Bradley Hunter Welch Appointed DSO Resident Organist
"I am so very excited to begin this role with the Dallas Symphony Orchestra. It is a distinct honor to follow previous DSO Resident Organists Paul Riedo and Mary Preston--musicians whom I have long admired and respected,” said Welch. “From the first time I was enthralled by the Lay Family Concert Organ 25 years ago, I have stood in awe of its sound and power as one of the greatest musical instruments in the world...made even better by its home in one of the greatest concert halls in the world! I look forward to working with the incredible Dallas Symphony Orchestra as Resident Organist. As Curator, I will ensure the organ remains in prime condition for the people of the City of Dallas and for all who play and experience its jaw-dropping brilliance for years to come."
“Bradley Hunter Welch has been a frequent and welcome guest of the DSO in recent seasons,” said Peter Czornyj, Vice President of Artistic Operations at the Dallas Symphony. “He is expertly adept at performing a wide range of organ repertoire, and his brilliant performance of Barber’s Toccata Festiva last season is fondly remembered.”
Hailed as “A world-class virtuoso” (The American Organist) and “an expert at defining darks, lights, shadows and colors,” (Birmingham News, Alabama), Bradley Hunter Welch is increasingly in demand as a recitalist, concerto soloist and collaborative artist. He was awarded the First Place Prize at the 2003 Dallas International Organ Competition and was also awarded the Audience Prize for the second time, having previously won it in 2000. He has appeared as soloist with the Grand Rapids Symphony Orchestra, the Fort Worth Symphony Orchestra and the Dallas Symphony Orchestra.
Welch has taught at Southern Methodist University and Baylor University. He was Director of Music & Arts at Highland Park United Methodist Church in Dallas, Texas, from 2009-2014. Between concert and recording engagements, he serves as Artist-in-Residence at Preston Hollow Presbyterian Church in Dallas.
A native of Knoxville, Tennessee, Welch holds Doctor of Musical Arts, Master of Musical Arts, and Master of Music degrees, as well as the coveted Artist Diploma from Yale University where he studied with Thomas Murray and Martin Jean. He also holds a Bachelor of Music degree from Baylor University where he studied with Joyce Jones. Full biographical information is available here.
About the Lay Family Concert Organ – C.B. Fisk Opus 100
Rising the full height of the concert chamber behind the stage, the Herman W. and Amelia H. Lay Family Concert Organ serves as the focal point of the Eugene McDermott Concert Hall at the Morton H. Meyerson Symphony Center in Dallas. Case design for Opus 100 evolved over a period of several months following consultations between architect I.M. Pei, acoustician Russell Johnson, and Fisk principals Virginia Fisk, Steven Dieck, Robert Cornell and visual designer Charles Nazarian. Jas. Gillanders, Ltd., of Toronto constructed the resulting massive cherry-veneered case and the organ’s burnished tin façade pipes, the largest of which is DD of the Prestant 32', were manufactured in Weikersheim, Germany by August Laukhuff, Gmbh. The organ case and façade pipes were installed in time for the hall’s gala opening ceremonies in September 1989. Wind systems, key actions, mechanical works and interior pipes, all constructed at the Fisk workshop in Gloucester, were installed during the summer of 1991 with finish voicing taking place over the ensuing twelve months.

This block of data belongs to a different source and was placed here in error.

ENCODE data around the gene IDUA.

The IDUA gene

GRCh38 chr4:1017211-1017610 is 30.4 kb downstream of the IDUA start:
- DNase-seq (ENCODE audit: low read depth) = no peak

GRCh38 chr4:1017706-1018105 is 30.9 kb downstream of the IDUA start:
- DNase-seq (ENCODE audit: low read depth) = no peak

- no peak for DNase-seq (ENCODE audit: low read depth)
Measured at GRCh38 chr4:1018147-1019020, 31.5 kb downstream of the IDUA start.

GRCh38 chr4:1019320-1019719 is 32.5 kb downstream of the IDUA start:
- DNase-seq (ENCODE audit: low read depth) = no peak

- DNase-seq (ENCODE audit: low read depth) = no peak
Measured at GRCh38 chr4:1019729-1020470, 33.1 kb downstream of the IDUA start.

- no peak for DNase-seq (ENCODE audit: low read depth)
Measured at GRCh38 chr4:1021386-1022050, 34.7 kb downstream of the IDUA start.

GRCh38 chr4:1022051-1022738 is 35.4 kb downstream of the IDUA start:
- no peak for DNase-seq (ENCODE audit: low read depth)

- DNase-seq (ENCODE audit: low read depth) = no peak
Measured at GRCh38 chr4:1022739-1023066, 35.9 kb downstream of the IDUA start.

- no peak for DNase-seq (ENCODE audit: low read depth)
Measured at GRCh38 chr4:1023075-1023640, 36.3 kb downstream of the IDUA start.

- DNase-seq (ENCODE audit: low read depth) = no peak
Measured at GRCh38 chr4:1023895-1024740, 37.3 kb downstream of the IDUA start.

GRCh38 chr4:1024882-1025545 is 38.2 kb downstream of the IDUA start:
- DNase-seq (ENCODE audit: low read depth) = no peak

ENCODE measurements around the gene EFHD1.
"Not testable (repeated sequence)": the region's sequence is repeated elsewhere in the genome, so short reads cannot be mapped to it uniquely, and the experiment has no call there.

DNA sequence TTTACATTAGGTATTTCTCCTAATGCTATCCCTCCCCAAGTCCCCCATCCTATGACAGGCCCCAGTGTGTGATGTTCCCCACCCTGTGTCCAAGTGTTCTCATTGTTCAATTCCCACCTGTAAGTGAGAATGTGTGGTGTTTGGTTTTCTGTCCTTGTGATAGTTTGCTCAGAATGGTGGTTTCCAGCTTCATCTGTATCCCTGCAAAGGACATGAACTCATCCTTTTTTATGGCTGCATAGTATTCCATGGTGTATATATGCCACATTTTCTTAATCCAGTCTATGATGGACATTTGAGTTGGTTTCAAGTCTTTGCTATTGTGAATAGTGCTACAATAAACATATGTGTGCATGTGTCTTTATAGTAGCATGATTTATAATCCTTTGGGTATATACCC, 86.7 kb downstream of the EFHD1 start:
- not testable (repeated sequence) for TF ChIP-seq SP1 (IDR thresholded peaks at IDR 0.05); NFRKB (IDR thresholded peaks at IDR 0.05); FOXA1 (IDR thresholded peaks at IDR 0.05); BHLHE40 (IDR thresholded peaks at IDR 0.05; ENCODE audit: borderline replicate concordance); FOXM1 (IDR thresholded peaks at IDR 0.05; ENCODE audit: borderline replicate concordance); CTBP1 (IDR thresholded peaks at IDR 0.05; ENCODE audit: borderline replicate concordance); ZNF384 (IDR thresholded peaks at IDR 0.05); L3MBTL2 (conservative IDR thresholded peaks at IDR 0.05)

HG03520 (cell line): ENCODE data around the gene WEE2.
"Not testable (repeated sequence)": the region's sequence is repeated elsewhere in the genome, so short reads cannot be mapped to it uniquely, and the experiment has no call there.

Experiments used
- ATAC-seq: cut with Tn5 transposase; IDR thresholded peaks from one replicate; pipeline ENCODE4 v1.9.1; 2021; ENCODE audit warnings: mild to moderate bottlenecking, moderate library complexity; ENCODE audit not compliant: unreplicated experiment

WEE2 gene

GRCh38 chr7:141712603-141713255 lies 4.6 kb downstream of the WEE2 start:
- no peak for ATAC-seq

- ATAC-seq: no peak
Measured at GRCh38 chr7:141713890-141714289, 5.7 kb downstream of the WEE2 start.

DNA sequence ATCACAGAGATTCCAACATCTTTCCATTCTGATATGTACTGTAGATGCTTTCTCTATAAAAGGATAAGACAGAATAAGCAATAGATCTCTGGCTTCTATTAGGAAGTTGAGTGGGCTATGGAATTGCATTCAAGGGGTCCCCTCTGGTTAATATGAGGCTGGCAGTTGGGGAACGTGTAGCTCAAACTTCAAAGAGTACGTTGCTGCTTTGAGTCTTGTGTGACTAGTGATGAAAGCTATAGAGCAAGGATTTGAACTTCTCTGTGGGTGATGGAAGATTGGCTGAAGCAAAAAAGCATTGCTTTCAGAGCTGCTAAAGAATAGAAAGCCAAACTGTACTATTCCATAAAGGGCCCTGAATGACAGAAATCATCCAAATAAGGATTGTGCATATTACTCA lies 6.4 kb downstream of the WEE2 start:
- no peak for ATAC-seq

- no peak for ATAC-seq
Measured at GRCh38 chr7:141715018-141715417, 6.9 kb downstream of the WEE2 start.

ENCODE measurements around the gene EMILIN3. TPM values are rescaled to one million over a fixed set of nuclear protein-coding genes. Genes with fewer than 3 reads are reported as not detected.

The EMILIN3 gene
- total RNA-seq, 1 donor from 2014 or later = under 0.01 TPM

The instrument’s 4,535 pipes are dispersed over six divisions, which are played from four manuals and pedals. The Great, Positive, and Swell divisions and certain stops of the Pedal division form the classical core of the organ. The Resonance, played on either manual or pedal keyboards, is a powerful division of French romantic influence. An English-inspired Tuba division, voiced on 20" wind pressure, is especially suited for climaxes in music for organ and orchestra. This instrument draws its tonal inspiration from many different styles and periods of organ building, enabling it to effectively showcase both organ solo and symphonic literature. Dr. Robert Anderson, former Professor of Organ at Southern Methodist University and consultant for this project, worked closely with the Fisk team to develop a specification that also referenced Calvin Hampton’s 1978 landmark article on the ideal symphonic organ.
Organist Michael Murray and the Dallas Symphony under Maestro Eduardo Mata inaugurated Opus 100 on September 2, 1992. www.cbfisk.com Courtesy of C.B. Fisk, Inc.
About The Dallas Symphony Orchestra (DSO)
The Dallas Symphony Orchestra presents the finest in orchestral music at the Morton H. Meyerson Symphony Center, regarded as one of the world's premier concert halls. As the largest performing arts organization in the Southwest, the DSO is committed to inspiring the broadest possible audience with distinctive classical programs, inventive pops concerts and innovative multi-media presentations. In fulfilling its commitment to the community, the orchestra reaches more than 211,000 adults and children through performances, educational programs and community outreach initiatives. The DSO’s involvement with the City of Dallas and the surrounding region includes an award-winning multi-faceted educational program, community projects, popular parks concerts and youth programming. The DSO has a tradition dating back to 1900, and is a cornerstone of the unique, 68-acre Arts District in Downtown Dallas that is home to multiple performing arts venues, museums and parks; the largest district of its kind in the nation. The DSO is supported, in part, by funds from the Office of Cultural Affairs, City of Dallas.